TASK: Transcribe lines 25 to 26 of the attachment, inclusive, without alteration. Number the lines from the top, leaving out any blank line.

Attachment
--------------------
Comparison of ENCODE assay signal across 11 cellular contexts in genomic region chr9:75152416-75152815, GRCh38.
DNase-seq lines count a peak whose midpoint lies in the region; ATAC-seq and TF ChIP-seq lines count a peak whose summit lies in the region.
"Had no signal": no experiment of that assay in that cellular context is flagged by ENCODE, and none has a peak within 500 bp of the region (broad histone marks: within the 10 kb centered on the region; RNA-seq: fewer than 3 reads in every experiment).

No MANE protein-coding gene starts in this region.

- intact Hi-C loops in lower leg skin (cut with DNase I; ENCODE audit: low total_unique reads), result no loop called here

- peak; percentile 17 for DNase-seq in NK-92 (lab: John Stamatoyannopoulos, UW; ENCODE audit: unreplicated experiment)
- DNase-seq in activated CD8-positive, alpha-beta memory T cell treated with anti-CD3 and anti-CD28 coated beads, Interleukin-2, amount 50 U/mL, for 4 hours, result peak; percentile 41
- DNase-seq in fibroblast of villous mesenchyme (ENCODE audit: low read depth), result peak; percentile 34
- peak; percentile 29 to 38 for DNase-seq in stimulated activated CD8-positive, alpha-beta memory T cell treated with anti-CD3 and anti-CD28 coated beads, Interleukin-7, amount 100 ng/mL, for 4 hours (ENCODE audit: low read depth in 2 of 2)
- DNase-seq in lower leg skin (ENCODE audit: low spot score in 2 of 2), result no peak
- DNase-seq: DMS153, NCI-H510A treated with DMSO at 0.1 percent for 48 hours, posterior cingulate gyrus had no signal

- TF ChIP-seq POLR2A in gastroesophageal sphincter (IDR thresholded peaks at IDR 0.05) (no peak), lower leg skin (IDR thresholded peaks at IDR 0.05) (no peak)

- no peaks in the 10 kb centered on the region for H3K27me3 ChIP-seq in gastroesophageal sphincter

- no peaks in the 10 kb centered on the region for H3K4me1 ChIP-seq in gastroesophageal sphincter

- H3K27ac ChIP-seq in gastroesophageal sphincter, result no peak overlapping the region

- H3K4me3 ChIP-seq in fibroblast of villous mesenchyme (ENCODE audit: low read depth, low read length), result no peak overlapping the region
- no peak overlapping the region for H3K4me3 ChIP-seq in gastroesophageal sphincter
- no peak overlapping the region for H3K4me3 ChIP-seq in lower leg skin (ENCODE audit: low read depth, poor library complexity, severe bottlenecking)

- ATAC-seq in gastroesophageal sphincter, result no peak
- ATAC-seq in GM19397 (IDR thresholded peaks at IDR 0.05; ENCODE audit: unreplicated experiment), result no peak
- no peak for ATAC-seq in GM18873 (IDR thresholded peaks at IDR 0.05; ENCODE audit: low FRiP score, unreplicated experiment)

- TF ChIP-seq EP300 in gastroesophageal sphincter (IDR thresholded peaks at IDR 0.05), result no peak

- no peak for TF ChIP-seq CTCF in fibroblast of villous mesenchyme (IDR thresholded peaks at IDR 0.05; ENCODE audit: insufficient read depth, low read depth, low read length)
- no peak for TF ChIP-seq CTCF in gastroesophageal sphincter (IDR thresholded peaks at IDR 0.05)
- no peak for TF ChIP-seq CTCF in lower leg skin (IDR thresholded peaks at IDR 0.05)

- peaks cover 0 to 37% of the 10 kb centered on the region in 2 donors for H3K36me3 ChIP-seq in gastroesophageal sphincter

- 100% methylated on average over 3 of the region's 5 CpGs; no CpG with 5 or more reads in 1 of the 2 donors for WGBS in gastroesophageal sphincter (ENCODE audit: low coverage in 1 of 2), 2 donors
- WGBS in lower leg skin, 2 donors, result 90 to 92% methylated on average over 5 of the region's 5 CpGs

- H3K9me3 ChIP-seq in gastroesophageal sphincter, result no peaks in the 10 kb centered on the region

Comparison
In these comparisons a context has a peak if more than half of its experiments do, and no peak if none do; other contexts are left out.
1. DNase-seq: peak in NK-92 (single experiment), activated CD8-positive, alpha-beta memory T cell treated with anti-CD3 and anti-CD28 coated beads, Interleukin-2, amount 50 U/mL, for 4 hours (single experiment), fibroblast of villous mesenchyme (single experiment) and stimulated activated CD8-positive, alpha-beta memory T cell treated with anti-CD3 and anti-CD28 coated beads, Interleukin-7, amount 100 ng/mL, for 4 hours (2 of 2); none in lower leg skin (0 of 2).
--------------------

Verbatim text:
- no peak for TF ChIP-seq CTCF in lower leg skin (IDR thresholded peaks at IDR 0.05)

- peaks cover 0 to 37% of the 10 kb centered on the region in 2 donors for H3K36me3 ChIP-seq in gastroesophageal sphincter